**While I support an open dialogue on my blog and in my life, the one thing I will not tolerate here is face-fanning offense and insults directed at me from basically anyone, but specifically the white, cisgendered, heterosexual women I have discussed above. Consider the fact that my experience is in many ways radically different than yours. Also, consider that this is my space and that there is a general expectation that you would, at least, take into consideration the fact that I have very carefully constructed my own personal dogma and that devaluing that, in many ways, is akin to taking a crap on my doorstep. Which, as we all know, does nothing to support your perspective in the end.


  1. I agree with you, and I completely see where you are coming from. I have been thinking about this topic a lot lately, as I have been diving into more of the crafty culture.

    I realized recently that all of the craft books that I love are published by white, heterosexual women. As far as I know, the blogs I read are also published by the same group.

    I am a white lesbian, and I can't help but feel like I don't quite fit into that world. I bake, sew, knit, quilt, stitch, etc, but yet I feel as though I don't match the criteria to really be a part of the new crafting community.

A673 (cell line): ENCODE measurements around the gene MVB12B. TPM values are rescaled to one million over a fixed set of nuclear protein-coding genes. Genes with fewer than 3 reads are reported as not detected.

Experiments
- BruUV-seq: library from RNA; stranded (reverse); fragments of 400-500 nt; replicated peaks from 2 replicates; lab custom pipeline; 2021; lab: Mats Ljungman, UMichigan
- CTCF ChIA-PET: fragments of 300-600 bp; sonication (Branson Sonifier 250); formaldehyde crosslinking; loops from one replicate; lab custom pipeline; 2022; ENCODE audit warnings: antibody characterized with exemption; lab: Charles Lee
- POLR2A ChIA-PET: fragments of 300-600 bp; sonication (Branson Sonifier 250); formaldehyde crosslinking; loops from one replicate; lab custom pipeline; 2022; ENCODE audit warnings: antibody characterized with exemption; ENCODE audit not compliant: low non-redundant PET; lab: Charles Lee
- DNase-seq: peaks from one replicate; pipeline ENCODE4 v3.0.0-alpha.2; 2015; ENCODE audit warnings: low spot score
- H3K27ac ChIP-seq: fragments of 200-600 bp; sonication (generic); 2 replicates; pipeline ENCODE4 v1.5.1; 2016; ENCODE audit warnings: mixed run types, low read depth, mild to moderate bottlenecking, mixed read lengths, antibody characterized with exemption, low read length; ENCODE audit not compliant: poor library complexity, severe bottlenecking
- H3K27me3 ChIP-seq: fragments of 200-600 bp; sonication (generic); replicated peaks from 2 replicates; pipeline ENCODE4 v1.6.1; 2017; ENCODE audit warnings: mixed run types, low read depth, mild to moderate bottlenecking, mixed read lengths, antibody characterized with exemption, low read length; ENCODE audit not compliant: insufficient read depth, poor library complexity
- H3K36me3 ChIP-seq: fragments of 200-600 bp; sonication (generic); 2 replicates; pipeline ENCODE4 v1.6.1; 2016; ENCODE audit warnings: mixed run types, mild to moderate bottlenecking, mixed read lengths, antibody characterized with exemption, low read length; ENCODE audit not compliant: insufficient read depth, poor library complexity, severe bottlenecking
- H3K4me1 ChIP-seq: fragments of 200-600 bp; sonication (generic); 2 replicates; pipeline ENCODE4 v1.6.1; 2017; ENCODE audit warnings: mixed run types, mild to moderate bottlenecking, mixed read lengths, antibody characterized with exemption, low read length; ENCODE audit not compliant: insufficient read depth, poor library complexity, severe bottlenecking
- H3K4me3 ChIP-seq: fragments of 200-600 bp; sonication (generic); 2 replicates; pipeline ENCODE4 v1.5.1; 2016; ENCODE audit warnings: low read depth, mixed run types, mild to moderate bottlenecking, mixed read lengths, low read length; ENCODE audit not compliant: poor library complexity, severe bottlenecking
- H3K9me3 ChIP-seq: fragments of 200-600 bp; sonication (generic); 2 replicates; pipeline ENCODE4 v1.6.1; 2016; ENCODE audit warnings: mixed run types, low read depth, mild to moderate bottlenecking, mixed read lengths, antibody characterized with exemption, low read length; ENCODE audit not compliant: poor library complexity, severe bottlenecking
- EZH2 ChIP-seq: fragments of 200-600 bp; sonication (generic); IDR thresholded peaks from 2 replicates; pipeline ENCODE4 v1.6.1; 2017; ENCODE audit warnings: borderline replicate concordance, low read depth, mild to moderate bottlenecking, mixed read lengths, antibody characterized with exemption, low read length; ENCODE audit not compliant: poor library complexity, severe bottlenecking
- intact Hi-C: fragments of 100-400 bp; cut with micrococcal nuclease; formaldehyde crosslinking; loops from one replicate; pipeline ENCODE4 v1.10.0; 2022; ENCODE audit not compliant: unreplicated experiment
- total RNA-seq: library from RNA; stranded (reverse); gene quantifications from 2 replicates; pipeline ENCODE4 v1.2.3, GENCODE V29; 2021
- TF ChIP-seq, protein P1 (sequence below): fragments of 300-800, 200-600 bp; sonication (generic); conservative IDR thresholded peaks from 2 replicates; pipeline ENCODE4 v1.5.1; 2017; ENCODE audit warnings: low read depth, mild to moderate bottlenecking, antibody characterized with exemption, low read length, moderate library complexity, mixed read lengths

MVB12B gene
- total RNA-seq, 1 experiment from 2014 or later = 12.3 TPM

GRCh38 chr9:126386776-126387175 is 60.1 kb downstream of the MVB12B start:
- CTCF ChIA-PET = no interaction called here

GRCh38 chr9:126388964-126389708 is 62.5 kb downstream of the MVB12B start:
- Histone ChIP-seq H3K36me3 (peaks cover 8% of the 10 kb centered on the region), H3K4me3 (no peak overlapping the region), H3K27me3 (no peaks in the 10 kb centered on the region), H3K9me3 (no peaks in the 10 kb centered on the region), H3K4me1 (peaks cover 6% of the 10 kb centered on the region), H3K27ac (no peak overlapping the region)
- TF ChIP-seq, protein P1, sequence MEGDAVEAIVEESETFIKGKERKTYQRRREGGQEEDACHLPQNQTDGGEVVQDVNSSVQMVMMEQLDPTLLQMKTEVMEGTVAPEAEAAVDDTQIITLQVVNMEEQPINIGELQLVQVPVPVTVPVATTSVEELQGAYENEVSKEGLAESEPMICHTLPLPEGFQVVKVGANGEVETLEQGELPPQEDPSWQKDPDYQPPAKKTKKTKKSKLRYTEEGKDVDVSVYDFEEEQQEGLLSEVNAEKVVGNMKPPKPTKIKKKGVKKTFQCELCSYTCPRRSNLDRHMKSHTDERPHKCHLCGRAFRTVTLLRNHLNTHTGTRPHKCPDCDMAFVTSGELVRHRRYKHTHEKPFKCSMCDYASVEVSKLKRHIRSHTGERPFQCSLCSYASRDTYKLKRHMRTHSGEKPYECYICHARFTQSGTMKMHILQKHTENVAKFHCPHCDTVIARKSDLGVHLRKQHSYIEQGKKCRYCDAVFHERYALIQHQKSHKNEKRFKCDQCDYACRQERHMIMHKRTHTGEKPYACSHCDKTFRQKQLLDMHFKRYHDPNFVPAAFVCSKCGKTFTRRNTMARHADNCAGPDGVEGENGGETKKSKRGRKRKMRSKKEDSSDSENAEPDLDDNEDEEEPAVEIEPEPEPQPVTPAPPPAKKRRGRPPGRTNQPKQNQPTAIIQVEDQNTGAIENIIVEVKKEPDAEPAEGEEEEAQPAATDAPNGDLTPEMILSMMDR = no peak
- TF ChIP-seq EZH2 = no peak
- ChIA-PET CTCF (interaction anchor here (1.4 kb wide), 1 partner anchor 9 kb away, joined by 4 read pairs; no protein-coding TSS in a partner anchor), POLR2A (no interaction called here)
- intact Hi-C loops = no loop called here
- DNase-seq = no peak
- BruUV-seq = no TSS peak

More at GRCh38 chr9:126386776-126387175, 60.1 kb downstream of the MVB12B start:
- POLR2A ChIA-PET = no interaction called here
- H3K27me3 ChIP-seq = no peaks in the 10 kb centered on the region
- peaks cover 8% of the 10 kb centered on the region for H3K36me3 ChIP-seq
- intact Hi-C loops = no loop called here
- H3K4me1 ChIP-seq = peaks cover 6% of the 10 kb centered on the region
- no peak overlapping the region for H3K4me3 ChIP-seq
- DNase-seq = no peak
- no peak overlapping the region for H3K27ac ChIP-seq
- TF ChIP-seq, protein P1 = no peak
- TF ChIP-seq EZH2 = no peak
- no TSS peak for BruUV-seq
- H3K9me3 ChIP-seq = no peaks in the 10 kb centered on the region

I am excited to have found your blog, because I want to know that there are lesbians like me, women who want to stay at home and raise children someday! Or at least sew and bake all day, maybe not have children. My lesbian friends don't understand this, and my straight friends can't figure it out either.

    We apparently just need to make our own queer crafts handbook!

    Thanks for posting -- I look forward to browsing your blog.

  2. sigh thanks so much for saying this i share your frustration as a queer artist trying to navigate this hetero normative crafting world and oh it is sooooo VERY different than my queer crafting world in SF. I get very frustrated all the time which i think is healthy and normal and it's nice to know i'm not the only one.


  3. Sticky Thimbles & Tikikiki -

    Thanks so much for commenting! You know, in the barrage of heteronormative/heterosexual wedding nonsense, or skinny white girls in handmade fashion, or just comments about "hubby" this and that, I don't know why it's such a shock to people that we feel excluded or at least alienated from the pack.